Ticket Fare Codes
Every time you buy a flight ticket, not only are you buying a specific class of travel (Upper, Premium or Economy), each of those cabins is subdivided into fare codes (sometimes called 'buckets') - and each fare code comes with different restrictions, benefits and mileage earning possibilities. Savvy travellers don't just look for the cheapest price; they look for availability of the bucket that is going earn them the most miles, or allow them to upgrade, or get them a chauffeur driven car. Whatever the reason, you'll want to know what bucket your ticket is in, and what restrictions it comes with. The codes below are divided by cabin, and shown left-right in order of full fare to most heavily discounted (and restricted), which is the norm for GDS availability, such as ExpertFlyer.com. Bear in mind that it's not always the order of expense, as a Full Fare Economy will often be more expensive than a Discounted Premium Economy. Click on the Fare Code letters to see more detail about a particular bucket.
Full Fare Upper Class
- The highest upper class fare code and therefore the most expensive as it is a full published fare. This fare is fully flexible and refundable.
- Flying Club Miles and Tier Points will be earned. 200% of mileage flown earn for all passengers (250% for Flying Club Silver and 300% for flying Club Gold members) and 6TP's per sector.
- This fare qualifies for the Chauffeur driven car transfers, both to and from the airport on both legs on (expect in Nigeria)
- A ticket booked in this class will allow access to the Clubhouse/Shared lounge on your journey for you and one guest (providing they are on a Virgin ticketed flight on the same day). It will also allow access to the Revivals lounge if returning to LHR, although no guests are allowed.
- Eligible Upper Class fare class for utilisation of:
- Companion - Flying Club Upper Class Mileage Redemption Companion award for 65,000 miles (double for Sydney).
- Complimentary Flying Club Companion award for renewing Gold Status
- Complimentary Virgin Credit Card Companion ticket award for reaching the spend threshold in the 12 month designated period. Note there must be availability in G class for the companion seat. You don't have to take the companion seat in the same class, it can be in a lower class so you could buy this qualifying revenue fare and then use 30,000 miles to get a 'companion' seat in Premium Economy.
Decoding GDS AvailabilityIf you've got a ExpertFlyer or one of the other GDS availability tools and done a 'load check' of a flight, you're probably looking at a line of letters and numbers and wondering what it all means. Here's a quick guide to understanding what you're seeing.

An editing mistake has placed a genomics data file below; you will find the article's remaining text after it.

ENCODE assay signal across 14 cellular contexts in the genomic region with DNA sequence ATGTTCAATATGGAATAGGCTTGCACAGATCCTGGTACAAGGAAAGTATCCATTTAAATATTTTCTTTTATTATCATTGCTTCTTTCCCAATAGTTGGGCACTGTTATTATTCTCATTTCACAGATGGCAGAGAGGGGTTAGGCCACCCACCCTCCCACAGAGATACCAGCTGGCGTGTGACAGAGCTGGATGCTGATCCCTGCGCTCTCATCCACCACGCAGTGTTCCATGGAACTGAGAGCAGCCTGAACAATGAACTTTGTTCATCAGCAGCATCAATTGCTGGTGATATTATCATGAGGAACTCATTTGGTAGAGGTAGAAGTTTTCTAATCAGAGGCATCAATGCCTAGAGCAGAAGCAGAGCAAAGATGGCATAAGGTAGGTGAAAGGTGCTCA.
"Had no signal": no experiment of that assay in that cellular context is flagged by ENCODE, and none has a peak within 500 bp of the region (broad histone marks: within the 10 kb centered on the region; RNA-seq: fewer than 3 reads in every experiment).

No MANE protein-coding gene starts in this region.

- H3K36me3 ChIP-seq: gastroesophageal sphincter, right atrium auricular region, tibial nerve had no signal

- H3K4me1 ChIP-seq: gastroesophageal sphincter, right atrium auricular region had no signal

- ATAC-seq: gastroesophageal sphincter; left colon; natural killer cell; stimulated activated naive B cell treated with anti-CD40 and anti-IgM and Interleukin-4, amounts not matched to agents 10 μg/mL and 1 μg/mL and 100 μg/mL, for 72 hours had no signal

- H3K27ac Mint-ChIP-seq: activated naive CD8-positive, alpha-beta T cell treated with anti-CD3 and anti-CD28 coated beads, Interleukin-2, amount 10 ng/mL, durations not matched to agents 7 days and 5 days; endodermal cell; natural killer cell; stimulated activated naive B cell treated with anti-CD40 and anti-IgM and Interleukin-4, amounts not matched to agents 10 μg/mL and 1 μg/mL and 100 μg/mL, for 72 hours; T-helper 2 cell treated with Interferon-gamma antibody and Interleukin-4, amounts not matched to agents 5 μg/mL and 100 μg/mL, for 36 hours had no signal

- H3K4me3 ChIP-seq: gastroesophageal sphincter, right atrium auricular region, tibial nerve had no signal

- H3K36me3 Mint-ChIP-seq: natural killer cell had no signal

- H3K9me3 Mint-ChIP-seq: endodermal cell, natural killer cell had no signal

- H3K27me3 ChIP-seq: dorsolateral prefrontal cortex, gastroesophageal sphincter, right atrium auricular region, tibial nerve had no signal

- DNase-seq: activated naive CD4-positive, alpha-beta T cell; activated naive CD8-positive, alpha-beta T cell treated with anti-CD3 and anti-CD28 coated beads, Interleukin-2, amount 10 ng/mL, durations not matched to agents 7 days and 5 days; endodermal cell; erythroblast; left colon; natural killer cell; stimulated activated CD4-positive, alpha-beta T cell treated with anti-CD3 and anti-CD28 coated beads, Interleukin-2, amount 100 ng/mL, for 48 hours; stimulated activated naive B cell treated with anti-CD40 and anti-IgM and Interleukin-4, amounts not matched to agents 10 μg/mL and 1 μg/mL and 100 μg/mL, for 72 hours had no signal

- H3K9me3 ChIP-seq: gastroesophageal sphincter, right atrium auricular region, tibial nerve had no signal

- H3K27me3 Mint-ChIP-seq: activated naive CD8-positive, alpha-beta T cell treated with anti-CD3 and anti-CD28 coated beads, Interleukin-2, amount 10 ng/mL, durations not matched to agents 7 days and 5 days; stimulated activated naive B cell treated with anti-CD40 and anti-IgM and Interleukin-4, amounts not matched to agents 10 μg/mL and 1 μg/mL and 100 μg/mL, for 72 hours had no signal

The letter/number pairs show you seat availability in the buckets as described above. So 'J4' would mean there are 4 seats available for sale in the 'J' bucket (full fare Upper Class), and 'X0' would mean there are no seats for sale in the 'X' bucket (discounted Economy). There are three important points to bear in mind when reading these availability strings:
- The numbers are not cumulative. Each discounted bucket is a subset of the bucket above it, so if you see 'Y8 B6', that does not necessarily mean there are 14 seats available in Y & B buckets. There are 8 in Y, of which 6 can be sold as B.
- The numbers are not necessarily all the seats available. The highest number you will see is 9, which means when you see 'Y9', there are 9, or more, seats available in full-fare economy. Also, the Revenue Management team at Virgin Atlantic can and do shuffle around availability all the time. So you may see 'X0', then an hour later, it's 'X9'. It's Revenue Management's job to monitor sales and adjust the availability of buckets accordingly to maximise the sales on a flight.
- The numbers are the number of tickets available for sale, not necessarily the number of physical seats left on the aircraft. Most airlines oversell flights based on known historical data about no-shows and re-bookings. It's also possible that the number of seats on sale is less than the actual number of seats on the aircraft to take into account any config changes - this is why it's common to see more reward seats and discounted fares appear a week or so before a flight, since the schedulers can be more sure about where their aircraft are going to be.